Television shoots for the Travel Channel in New Newfoundland, Canada, from 2016 to 2018 and television shows in Barbados from 2016 to 2018 have also kept him busy. Additionally, Peru has been a brand ambassador for Angostura Ltd, Carib Brewery Ltd, KitchenAid Caribbean and is in his seventh year with Chief Brand Products. Along with other notable chefs, he also has a line of kitchen utensils with Bergner Europe.
He has been the culinary management consultant for a hotel restaurant in Guyana since 2017 which also opened a Bistro and Wine Bar under his guidance last year.
Charismatic Peru also has a considerable social media presence and has teamed up with equally witty co-host, Kezzieann Miller to promote Caribbean cuisine via their Foodie Nation presentations on YouTube.
Cooking has always come naturally to Peru he said, but building his brand has not. He has had to overcome adversity and sometimes feels misunderstood because of his bold approach and showmanship which he picked up while at university.
Originally from Santa Cruz, Peru grew up trying to emulate famous British chef, Ainsley Harriott and American celebrity chef, Emeril Lagasse. He ended up gaining weight rapidly and was teased at his secondary school, Belmont Boys’ Secondary. It was gym instructor Kevin Leigertwood who helped build his confidence, training him to balance exercise with moderate eating.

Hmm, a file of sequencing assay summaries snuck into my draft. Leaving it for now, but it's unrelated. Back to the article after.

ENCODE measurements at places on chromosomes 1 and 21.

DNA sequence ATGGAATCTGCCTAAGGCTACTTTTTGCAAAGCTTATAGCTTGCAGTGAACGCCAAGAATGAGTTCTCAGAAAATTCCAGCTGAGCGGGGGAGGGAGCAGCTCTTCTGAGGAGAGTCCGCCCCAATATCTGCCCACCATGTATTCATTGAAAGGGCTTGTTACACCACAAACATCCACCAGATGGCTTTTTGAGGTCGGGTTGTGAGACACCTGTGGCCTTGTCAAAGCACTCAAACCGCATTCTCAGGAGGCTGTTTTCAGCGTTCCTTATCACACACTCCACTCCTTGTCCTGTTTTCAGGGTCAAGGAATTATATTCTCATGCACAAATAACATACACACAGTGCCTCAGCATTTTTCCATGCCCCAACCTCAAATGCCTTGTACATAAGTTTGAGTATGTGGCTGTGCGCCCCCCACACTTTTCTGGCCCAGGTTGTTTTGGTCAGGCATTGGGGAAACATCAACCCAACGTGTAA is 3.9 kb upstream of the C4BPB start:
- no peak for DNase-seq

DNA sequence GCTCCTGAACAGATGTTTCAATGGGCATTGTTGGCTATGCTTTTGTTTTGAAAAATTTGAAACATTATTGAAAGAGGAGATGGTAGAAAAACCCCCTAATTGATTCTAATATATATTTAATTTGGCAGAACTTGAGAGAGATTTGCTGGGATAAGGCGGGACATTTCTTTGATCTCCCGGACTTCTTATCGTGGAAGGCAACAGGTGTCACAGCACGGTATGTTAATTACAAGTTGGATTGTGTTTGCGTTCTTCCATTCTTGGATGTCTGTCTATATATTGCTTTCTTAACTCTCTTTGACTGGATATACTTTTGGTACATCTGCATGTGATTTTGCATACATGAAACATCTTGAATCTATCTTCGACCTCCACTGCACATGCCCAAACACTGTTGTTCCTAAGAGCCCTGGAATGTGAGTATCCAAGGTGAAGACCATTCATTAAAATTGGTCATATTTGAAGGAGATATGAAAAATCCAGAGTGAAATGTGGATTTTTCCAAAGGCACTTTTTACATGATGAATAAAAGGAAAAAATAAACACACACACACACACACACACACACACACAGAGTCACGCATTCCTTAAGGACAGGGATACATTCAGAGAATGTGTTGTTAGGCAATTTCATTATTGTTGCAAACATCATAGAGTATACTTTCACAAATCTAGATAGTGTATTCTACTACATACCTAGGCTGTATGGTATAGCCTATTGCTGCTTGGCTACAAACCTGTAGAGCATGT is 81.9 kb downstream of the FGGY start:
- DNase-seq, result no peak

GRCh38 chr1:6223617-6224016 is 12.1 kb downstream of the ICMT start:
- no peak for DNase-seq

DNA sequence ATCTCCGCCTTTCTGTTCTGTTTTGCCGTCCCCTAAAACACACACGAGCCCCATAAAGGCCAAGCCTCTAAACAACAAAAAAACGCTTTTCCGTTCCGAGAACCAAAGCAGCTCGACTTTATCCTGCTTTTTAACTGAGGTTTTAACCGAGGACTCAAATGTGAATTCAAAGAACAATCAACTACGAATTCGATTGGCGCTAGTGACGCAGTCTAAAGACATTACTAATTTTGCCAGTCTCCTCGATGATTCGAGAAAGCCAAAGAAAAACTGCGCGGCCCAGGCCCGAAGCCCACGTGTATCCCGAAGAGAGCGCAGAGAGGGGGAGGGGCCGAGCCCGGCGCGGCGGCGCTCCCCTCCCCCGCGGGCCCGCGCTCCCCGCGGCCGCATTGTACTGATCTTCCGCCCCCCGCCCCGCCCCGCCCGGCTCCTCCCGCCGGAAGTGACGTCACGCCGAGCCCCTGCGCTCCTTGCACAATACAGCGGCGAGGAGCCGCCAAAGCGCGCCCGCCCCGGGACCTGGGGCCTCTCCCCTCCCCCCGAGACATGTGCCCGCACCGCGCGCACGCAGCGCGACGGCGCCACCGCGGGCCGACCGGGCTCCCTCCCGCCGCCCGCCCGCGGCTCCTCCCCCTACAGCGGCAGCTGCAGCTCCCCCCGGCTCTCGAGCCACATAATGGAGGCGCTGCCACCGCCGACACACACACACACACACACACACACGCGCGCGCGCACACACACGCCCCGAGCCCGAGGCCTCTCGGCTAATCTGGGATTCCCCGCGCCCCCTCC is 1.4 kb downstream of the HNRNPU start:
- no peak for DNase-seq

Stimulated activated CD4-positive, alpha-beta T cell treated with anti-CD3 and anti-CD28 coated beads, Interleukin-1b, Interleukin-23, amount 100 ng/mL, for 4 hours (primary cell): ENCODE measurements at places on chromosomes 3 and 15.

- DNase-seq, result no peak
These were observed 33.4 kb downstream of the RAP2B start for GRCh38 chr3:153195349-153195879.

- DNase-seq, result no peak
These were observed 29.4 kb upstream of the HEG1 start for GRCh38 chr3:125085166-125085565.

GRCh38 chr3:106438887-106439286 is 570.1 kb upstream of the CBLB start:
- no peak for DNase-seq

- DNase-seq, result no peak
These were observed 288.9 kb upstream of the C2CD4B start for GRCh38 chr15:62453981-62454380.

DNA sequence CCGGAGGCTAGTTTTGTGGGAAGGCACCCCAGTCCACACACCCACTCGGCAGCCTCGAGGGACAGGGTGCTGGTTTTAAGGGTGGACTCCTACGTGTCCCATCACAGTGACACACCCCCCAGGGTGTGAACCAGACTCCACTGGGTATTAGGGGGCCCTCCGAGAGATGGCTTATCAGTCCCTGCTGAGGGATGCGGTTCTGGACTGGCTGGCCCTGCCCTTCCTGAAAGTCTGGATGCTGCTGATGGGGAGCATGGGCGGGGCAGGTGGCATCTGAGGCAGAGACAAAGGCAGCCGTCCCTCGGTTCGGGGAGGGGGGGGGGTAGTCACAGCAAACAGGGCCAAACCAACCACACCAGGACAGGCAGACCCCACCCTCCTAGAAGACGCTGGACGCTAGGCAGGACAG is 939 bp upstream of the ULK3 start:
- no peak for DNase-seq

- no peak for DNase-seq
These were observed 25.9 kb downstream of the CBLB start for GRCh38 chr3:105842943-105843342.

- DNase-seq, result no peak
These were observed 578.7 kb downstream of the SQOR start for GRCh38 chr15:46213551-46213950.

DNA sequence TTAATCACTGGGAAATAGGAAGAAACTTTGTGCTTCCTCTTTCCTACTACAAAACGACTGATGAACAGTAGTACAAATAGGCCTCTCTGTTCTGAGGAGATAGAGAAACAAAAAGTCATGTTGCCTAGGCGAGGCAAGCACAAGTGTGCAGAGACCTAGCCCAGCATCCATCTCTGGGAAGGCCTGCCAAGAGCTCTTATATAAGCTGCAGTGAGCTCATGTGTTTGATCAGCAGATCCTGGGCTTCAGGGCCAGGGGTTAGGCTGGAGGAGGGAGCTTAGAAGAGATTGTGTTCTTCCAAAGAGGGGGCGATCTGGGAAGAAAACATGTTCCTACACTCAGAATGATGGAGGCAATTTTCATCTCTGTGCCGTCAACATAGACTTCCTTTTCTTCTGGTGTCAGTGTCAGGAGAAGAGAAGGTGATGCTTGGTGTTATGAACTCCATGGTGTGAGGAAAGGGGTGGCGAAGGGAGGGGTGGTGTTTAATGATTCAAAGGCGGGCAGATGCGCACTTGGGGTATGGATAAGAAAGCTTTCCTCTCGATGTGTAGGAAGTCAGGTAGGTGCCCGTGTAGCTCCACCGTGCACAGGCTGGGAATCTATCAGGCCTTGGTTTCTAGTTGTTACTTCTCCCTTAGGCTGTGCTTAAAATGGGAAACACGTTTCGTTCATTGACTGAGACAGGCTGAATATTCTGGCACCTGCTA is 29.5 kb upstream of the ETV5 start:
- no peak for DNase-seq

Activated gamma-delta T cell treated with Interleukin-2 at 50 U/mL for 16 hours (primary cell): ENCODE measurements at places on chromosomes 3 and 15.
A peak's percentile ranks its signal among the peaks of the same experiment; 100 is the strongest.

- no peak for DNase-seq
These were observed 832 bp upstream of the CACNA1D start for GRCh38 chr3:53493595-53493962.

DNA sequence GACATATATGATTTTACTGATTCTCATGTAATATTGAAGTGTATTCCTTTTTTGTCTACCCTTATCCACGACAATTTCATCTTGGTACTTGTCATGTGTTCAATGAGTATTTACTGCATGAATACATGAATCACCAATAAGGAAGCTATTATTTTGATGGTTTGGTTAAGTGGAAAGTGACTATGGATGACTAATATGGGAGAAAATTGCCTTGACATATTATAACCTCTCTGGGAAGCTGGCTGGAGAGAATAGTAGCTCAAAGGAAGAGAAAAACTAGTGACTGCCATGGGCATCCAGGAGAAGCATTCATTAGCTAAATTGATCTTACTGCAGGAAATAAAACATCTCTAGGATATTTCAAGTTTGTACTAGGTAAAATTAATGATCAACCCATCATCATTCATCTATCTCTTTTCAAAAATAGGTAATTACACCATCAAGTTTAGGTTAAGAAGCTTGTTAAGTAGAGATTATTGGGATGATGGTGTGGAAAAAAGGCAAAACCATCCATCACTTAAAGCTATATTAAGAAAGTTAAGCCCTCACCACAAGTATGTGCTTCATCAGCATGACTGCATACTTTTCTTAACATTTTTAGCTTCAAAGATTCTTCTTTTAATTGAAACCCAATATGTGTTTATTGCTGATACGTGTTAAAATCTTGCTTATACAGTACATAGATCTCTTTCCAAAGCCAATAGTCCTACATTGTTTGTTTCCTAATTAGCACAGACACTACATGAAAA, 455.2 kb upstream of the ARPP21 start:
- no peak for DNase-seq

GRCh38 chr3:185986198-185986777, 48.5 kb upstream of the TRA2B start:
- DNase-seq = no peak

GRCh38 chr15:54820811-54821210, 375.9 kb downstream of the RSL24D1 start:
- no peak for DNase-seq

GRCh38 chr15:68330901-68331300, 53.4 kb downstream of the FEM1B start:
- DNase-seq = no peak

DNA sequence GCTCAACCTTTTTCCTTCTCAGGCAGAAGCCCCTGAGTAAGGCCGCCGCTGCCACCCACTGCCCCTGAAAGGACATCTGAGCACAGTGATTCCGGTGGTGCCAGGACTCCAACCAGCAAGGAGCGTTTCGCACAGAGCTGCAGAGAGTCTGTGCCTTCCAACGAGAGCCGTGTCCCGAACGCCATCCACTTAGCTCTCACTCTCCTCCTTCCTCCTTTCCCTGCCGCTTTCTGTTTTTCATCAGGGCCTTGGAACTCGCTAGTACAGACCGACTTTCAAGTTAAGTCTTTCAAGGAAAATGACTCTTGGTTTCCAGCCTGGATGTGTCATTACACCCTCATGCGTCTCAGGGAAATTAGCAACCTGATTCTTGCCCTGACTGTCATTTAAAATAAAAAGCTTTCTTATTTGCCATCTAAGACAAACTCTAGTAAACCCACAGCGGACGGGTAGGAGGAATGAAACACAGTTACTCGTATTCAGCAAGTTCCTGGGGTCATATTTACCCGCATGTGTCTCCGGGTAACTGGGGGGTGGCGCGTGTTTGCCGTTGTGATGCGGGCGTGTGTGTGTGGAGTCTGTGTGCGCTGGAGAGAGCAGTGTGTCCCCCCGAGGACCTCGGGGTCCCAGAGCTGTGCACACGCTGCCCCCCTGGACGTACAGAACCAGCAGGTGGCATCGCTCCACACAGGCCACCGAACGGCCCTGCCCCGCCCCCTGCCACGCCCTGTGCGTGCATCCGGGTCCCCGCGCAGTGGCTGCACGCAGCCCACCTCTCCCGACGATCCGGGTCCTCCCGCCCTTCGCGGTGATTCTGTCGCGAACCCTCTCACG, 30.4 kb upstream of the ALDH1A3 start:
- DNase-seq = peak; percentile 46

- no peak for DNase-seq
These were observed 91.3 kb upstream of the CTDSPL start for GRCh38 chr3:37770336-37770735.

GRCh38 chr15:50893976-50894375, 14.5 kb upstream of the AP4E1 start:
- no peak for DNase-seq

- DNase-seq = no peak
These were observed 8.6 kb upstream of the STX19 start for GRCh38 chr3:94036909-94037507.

After completing an Associate Degree in Culinary Management at the TTHTI, Peru attained four scholarships and earned his Associate degree and BSc in Culinary Arts at Johnson and Wales University, Miami and later, his MSc in Marketing with a Minor in Media Studies at the School of Business and Computer Science, Trinidad.
“I suffered a lot when I went to the United States. Being a Caribbean boy, I was looked down on a lot because of the ingredients I knew. We have something called Saijan bhaji (moringa leaves which have now gained international recognition) here and if I were to speak about it, they wouldn’t know about it. I was ridiculed a lot, so I had to toughen up,” he recalled.
Back home after university, navigating the local culinary field was also tough, but Peru adjusted.
Relationships with the opposite sex too, have taught the initially “sheltered”, “kindhearted” and “sweet” Peru some hard life lessons, he admitted.